The NHS has been left reeling after a ransomware cyber attack led to patients being turned away and emergency services being re-routed.
A statement from the NHS pointed to a particular virus called Wanna Decryptor.
“The investigation is at an early stage but we believe the malware variant is Wanna Decryptor,” explained a spokesperson.
“At this stage, we do not have any evidence that patient data has been accessed. We will continue to work with affected organisations to confirm this.
“NHS Digital is working closely with the National Cyber Security Centre, the Department of Health and NHS England to support affected organisations and to recommend appropriate mitigations.”
Wanna Decryptor first appeared around February 2017 and works by encrypting files on target computers before demanding a ransom be paid in the cryptocurrency Bitcoin.
How does Wanna Decryptor work?
The malware is delivered as a Trojan through a loaded hyperlink that can be accidentally opened by a victim through an email, advert on a web page or a Dropbox link. Once it has been activated, the program spreads through the computer and locks all the files with the same encryption used for instant messages.
Once the files have been encrypted it deletes the originals and delivers a ransom note in the form of a readme file. It also changes the victim’s wallpaper to a message demanding payment to return the files.
How can you remove it?
Not by paying the ransom.
Security experts point out that some antivirus software is capable of catching the Wanna Decryptor virus.
“This particular ransomware is correctly identified and blocked by 30% of the AV vendors using current virus definitions. It is correctly handled by both Kaspersky and BitDefender,” said Phil Richards, the CISO at Ivanti.
“There is no public decryption (crack code) available at present.
“This malware modifies files in the /Windows and /windows/system32 directories and enumerates other users on the network to infect. Both of these actions require administrative privileges.”
Why was the NHS attacked?
Early reports suggest this was a speculative attack rather than a targeted one. The attackers reportedly asking for $300 to free up the system files, which seems to be on the low side.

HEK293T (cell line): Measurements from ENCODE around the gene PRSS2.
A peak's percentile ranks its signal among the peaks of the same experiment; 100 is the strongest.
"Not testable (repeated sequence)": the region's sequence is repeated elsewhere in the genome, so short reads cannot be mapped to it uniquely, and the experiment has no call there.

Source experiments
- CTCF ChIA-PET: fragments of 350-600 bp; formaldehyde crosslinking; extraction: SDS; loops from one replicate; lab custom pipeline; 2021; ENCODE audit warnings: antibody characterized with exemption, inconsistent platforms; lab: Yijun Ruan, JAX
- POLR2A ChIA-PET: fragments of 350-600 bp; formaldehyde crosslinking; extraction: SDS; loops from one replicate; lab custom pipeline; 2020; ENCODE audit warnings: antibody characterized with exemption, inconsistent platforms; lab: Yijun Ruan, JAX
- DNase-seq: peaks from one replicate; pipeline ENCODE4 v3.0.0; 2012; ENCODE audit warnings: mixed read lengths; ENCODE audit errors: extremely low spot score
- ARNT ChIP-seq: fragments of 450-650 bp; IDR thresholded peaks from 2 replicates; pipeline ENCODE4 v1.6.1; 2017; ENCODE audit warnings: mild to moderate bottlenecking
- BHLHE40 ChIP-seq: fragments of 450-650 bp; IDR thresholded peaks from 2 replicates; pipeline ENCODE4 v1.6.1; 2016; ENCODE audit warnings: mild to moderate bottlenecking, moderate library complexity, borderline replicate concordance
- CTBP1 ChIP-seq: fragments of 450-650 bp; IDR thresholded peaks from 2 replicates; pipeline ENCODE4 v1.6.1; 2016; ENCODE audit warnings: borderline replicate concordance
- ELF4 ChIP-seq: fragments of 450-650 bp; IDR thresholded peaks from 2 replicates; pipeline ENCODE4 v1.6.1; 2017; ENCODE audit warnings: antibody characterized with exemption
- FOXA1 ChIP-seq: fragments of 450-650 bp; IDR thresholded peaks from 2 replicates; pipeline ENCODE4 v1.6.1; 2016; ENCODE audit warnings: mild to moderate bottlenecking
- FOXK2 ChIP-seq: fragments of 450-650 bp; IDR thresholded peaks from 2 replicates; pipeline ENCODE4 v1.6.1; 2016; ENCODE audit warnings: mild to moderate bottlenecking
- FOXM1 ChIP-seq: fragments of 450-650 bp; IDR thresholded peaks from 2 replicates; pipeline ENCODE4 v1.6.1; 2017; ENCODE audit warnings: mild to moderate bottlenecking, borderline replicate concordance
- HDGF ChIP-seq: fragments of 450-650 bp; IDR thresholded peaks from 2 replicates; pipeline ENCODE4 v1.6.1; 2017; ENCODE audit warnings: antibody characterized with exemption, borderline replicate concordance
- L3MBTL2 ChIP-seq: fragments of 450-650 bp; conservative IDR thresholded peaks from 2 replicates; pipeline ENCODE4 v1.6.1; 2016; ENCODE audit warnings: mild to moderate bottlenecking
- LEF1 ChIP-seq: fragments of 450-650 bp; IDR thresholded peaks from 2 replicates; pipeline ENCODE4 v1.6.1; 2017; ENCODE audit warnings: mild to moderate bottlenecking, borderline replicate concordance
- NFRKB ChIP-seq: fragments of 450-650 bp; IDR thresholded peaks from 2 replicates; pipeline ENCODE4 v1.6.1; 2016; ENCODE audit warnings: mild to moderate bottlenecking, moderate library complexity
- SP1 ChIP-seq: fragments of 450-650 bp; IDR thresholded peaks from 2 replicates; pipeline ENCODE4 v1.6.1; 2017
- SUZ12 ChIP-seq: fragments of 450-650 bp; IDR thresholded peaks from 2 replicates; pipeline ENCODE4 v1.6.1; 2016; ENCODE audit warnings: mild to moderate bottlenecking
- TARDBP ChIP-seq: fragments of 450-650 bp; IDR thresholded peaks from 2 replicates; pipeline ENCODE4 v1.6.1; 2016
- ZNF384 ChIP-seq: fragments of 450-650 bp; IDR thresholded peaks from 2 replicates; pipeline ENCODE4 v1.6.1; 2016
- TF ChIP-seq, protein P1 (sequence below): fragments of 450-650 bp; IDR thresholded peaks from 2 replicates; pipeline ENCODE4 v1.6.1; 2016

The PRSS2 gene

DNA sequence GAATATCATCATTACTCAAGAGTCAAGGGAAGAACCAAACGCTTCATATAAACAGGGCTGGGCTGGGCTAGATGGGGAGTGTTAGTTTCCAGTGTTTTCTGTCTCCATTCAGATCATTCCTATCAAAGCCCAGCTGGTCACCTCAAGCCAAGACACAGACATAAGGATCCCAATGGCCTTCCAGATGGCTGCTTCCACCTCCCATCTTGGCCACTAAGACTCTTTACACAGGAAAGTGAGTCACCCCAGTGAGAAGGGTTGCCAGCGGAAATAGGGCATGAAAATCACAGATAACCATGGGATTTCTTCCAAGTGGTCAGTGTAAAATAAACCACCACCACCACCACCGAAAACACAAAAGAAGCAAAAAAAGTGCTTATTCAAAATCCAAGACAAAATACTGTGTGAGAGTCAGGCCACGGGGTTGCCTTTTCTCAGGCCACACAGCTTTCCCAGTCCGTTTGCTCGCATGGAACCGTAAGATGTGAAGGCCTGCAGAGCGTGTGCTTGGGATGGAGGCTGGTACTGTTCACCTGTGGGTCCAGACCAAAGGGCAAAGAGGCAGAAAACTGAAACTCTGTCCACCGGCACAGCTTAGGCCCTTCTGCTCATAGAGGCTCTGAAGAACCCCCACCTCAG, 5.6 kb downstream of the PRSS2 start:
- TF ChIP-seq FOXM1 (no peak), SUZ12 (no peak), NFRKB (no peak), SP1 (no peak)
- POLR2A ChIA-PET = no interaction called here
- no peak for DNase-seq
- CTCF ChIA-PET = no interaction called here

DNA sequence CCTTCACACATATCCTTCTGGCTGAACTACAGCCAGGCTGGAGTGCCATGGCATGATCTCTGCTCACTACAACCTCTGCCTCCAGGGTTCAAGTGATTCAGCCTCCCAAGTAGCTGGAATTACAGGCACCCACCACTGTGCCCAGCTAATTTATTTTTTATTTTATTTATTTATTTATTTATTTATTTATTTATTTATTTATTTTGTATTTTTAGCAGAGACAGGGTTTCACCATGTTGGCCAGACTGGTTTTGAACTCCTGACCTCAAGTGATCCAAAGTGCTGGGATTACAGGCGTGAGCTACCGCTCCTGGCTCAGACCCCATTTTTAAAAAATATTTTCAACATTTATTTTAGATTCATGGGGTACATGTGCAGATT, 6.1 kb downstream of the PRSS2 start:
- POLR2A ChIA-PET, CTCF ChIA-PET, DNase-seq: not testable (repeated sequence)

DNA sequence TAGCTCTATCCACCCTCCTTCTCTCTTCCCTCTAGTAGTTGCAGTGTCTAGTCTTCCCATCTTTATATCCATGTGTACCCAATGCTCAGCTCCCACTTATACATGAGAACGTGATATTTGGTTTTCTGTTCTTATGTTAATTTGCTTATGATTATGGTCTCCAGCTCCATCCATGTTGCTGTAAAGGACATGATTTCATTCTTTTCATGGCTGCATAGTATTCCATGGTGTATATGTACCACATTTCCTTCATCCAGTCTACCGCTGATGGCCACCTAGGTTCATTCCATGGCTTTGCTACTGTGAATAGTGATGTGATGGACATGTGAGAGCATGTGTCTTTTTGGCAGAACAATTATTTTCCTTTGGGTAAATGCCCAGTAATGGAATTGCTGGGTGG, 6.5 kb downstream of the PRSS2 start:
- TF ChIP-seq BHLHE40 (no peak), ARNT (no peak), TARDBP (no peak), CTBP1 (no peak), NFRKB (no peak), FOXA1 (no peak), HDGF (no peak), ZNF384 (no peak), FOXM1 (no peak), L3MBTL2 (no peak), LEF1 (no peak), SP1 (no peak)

An internal investigation is currently taking place, but the source of the intrusion could simply be an accidental phishing attack that hit its mark.
Others have suggested that it isn’t just Britain in the crosshairs.
“There is a component of the ransomware that spreads laterally, unconfirmed reports suggest this could potentially be via SMB shares or leveraging a recent Microsoft bug to spread,” Travis Farral, Director of Security Strategy for Anomali, told Mirror Tech.
Farral also pointed to attacks in Spain and Russia with the same malware as evidence this is not a targeted attack.
How does the NHS handle data?
Back in 2014, the NHS elected to swap its non-clinical patient database (prescriptions, payments, allergies for around 80 million people) from a system called Spine run by Oracle to a NoSQL distributed database running on an open-source stack.
That saves the NHS money as it no longer has to pay Oracle and also can employ widely available programmers familiar with SQL – one of the most basic data storage mediums in the industry.
But experts believe this has nothing to do with the speed and ferocity of today’s attack.
Dr Malcolm Murphy, technology director for Western Europe at Infoblox told Mirror Tech the chances of the two being related are “very slim”.
This was echoed by Gavin Millard, EMEA Technical Director at Tenable Network Security: “This doesn’t have any connection with the decision to deploy NoSQL.
“The ransomware would have most probably taken advantage of a known security issue in Microsoft’s desktop operating systems.”
Derek DuPreez, public sector IT specialist at Diginomica , added that the hack brings the NHS’s ambitious data plans into question.
“The NHS has been talking about making greater use of data to improve the efficiency of services, and to map and plan care,” he said.
“There is also increasing demand for the NHS to store more personal data from apps and wearable devices, so that doctors can monitor patients’ health more closely.
“It the data can’t be kept secure, that’s very worrying.”